Brothers In Arms

If you have been on safari before, you will know that cats like to sleep between eighteen and twenty hours a day. This is not due to them being lazy, but rather them reserving energy. They can be very opportunistic hunters and always need to have energy readily available if a good opportunity presents itself. Not knowing where or when their next meal will come, they cannot afford to miss a good opportunity.

This is exactly how I found a coalition of three male Lions the other morning while out on a game drive with guests, sleeping… They were resting in the shade, a little bit out of their usual territory, close to Zebra dam.

We were about to start pursuing other weird and wonderful wildlife with our Southern Camp guests when we heard the sound of a branch breaking in the distance. It was coming from behind dense bush so we weren’t able to see what caused it. However, it did interest the coalition as all three brothers lifted their heads simultaneously. The noise of a breaking branch could mean approaching danger such as an Elephant or possible prey like a Giraffe. We waiting in anticipation to see what would happen next…

The next noise we heard was a bit closer, it was a small bellow from an African Buffalo. This sparked a lot of interest in the Lions as they immediately got up and slowly started approaching in the direction of the bellow.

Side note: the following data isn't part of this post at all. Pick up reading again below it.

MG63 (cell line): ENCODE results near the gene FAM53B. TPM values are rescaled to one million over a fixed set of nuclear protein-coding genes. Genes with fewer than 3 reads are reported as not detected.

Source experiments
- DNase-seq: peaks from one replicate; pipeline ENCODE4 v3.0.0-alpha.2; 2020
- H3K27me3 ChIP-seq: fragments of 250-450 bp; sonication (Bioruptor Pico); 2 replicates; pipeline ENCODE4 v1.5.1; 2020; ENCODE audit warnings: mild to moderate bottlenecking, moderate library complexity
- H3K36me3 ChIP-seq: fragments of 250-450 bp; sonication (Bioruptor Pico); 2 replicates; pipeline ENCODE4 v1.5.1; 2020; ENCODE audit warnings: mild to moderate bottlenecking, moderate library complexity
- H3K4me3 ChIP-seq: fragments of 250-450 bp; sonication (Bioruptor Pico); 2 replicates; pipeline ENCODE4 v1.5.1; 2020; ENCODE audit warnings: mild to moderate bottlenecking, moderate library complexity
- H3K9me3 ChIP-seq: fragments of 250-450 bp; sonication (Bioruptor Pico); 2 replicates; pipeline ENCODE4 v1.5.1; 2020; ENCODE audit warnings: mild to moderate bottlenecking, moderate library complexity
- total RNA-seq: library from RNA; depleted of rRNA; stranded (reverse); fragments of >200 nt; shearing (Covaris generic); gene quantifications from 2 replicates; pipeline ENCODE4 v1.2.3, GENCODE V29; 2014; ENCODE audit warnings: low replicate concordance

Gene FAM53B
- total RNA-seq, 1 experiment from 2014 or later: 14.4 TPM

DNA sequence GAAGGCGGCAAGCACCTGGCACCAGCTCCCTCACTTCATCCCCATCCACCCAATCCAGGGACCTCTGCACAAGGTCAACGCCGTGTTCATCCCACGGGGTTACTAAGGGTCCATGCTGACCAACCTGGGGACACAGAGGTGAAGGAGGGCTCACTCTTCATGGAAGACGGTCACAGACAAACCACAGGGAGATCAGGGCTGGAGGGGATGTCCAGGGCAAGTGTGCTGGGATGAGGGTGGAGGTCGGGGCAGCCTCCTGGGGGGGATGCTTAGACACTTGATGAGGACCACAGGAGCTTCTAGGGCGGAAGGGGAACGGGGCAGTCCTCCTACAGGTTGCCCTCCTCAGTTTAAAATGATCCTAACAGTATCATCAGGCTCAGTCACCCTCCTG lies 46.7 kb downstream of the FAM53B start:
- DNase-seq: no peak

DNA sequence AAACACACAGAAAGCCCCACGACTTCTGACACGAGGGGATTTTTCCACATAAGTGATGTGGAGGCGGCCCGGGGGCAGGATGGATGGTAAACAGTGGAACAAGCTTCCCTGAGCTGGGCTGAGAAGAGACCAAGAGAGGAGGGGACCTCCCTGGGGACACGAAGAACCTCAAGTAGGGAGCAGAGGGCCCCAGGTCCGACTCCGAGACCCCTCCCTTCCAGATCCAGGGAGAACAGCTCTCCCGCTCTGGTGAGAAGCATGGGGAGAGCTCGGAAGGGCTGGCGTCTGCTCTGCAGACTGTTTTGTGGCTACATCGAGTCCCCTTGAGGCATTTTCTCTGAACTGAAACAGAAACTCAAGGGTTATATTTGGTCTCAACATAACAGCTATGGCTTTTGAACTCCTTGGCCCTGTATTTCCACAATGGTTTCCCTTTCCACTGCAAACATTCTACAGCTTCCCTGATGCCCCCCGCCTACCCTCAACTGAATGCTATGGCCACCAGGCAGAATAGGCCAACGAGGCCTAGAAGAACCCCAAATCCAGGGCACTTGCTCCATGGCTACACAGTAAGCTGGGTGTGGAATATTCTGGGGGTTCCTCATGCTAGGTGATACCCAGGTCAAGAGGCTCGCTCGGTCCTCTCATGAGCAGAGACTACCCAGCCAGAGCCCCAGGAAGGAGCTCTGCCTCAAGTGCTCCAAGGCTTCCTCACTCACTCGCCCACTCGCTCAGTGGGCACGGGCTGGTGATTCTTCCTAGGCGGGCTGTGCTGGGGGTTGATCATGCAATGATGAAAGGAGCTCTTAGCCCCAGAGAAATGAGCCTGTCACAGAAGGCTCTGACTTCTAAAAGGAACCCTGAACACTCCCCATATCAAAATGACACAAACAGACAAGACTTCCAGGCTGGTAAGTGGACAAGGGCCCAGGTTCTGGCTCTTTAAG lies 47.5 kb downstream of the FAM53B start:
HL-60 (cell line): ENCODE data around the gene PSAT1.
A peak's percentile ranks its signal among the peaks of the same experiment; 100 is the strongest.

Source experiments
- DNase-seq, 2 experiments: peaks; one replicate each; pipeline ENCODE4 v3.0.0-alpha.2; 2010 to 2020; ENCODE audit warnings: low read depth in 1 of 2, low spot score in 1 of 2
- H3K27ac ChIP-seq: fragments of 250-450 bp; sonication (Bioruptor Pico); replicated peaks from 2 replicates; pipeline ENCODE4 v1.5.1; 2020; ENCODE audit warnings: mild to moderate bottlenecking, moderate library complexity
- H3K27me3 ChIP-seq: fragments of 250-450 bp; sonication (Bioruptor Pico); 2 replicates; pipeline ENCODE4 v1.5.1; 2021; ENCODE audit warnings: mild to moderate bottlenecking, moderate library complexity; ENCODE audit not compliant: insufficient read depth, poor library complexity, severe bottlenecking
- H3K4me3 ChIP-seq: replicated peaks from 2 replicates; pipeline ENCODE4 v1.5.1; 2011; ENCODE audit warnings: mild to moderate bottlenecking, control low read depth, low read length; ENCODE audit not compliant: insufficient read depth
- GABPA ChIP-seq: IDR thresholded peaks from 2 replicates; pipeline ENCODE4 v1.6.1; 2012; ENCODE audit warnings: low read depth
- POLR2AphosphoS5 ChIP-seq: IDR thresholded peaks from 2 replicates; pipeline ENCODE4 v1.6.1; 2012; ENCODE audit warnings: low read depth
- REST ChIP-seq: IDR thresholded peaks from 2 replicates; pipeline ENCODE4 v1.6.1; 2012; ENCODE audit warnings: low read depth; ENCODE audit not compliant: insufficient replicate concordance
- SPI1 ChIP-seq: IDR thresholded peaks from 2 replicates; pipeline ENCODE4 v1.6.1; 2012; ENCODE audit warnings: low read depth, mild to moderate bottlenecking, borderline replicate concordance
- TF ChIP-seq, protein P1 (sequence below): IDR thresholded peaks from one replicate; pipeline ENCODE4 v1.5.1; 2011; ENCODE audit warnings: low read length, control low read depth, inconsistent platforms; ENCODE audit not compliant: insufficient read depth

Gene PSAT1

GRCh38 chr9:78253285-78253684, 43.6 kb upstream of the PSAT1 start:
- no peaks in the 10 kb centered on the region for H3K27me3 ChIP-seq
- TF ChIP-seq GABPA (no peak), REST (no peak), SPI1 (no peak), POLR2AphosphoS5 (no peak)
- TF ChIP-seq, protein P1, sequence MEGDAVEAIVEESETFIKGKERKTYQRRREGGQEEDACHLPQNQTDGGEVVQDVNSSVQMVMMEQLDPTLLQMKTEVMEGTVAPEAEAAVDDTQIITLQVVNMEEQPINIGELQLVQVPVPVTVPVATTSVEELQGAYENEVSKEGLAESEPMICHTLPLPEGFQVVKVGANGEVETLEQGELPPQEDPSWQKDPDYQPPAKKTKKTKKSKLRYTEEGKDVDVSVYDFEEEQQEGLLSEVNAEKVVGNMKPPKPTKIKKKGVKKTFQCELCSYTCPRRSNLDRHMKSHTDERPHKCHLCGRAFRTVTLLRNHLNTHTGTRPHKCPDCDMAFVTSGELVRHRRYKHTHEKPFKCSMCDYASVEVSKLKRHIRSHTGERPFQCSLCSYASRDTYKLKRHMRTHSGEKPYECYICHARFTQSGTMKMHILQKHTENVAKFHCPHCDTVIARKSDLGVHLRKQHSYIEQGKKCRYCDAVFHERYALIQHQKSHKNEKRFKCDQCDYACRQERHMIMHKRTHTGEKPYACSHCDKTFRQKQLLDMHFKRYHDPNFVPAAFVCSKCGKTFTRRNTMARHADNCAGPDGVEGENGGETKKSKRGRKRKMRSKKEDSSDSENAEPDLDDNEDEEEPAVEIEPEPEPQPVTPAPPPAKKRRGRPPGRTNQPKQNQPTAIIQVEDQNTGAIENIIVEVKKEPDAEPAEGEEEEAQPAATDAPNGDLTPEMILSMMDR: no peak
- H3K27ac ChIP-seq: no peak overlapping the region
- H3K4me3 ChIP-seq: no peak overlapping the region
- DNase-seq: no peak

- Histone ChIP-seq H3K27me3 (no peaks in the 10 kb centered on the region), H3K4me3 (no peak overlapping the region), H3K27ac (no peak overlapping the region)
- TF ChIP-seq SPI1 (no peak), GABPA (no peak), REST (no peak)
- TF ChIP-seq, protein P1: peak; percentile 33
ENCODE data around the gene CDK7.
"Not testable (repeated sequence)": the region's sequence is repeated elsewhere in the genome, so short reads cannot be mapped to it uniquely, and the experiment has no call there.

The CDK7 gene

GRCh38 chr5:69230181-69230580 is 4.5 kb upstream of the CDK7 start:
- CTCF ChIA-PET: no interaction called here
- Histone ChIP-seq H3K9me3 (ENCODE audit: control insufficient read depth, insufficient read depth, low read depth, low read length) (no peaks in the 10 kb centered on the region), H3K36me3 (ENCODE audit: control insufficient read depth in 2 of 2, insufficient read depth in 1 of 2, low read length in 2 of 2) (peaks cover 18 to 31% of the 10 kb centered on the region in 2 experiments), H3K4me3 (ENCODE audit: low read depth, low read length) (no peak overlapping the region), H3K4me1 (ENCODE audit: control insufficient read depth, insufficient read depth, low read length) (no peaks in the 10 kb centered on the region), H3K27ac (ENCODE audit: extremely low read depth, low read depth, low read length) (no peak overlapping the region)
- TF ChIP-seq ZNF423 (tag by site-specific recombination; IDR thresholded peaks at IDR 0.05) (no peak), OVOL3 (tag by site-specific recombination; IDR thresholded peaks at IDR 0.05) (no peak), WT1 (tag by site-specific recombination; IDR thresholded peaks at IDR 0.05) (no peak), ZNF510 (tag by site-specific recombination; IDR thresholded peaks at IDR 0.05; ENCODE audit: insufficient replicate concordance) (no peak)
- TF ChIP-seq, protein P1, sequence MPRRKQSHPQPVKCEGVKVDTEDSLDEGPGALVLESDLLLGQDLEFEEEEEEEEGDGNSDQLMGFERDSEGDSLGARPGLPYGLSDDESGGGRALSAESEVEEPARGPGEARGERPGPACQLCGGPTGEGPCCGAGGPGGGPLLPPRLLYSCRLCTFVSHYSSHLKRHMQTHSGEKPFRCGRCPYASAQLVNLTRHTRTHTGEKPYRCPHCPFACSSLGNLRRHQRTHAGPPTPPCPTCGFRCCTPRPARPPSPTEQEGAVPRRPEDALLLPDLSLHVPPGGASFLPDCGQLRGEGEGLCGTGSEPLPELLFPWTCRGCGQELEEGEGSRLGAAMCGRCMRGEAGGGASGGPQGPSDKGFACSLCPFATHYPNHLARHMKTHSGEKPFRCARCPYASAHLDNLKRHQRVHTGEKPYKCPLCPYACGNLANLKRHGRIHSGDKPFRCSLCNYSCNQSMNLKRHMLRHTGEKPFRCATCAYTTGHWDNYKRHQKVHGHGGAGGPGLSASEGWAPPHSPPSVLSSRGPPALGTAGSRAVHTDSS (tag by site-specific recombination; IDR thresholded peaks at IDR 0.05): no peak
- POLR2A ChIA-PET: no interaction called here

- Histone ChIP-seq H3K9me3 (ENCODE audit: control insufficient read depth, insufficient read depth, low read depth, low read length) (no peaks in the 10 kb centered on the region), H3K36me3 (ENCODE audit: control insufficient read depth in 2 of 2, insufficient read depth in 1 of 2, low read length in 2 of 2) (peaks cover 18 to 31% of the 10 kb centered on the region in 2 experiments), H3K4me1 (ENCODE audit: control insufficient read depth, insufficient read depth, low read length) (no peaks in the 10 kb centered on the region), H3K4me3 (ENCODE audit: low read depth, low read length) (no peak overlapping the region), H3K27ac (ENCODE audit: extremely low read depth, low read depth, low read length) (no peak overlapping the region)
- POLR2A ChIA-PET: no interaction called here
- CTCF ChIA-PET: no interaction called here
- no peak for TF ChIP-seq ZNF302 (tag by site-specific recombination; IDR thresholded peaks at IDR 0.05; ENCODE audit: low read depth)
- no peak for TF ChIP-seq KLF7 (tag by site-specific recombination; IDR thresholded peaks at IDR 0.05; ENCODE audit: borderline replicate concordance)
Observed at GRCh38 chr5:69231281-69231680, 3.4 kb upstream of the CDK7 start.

We followed them as they moved towards the inflow. One of the males Lions lay down behind the cover of a bush and had locked on to his target, a herd of African Buffalo making their way down to Zebra Dam for their morning drink. The Lions’ tails were twitching in excitement as the Buffalos continued towards the water. A Buffalo cow was heading in the direction of the Lions when she caught sight of the male behind the bush. She turned on the spot and started running, with the herd soon following suit. She only managed a few meters as the first male pounced on her back! The other two males were close behind and came in to help secure their meal. With amazing teamwork each Lion knew their duty, with one Lion on the throat, one holding the rest of the body secure and the other watching the rest of the Buffalo herd.

African Buffalo are well known to come back to try and save a herd member if they think there is a chance. However, with three large males on one Buffalo cow, they made the clever decision to save themselves and continue running away. The leading male expertly suffocated the Buffalo in just six minutes! This might not sound fast but Lions often struggle with large prey, taking as long as ten or twenty minutes to complete the kill.

Once happy that the Buffalo was down for the count, they proceeded to feed on the rump. Most predators start feeding there as it is the thinnest skin and therefore the easiest to open up. After all, who doesn’t love a good rump steak! 

We took a while to digest what we had just witnessed. There were some mix feelings on the vehicle but everyone knew just how lucky we had been!

Story by Southern Camp Ranger Mike Brown, Photos by Matthew Derry

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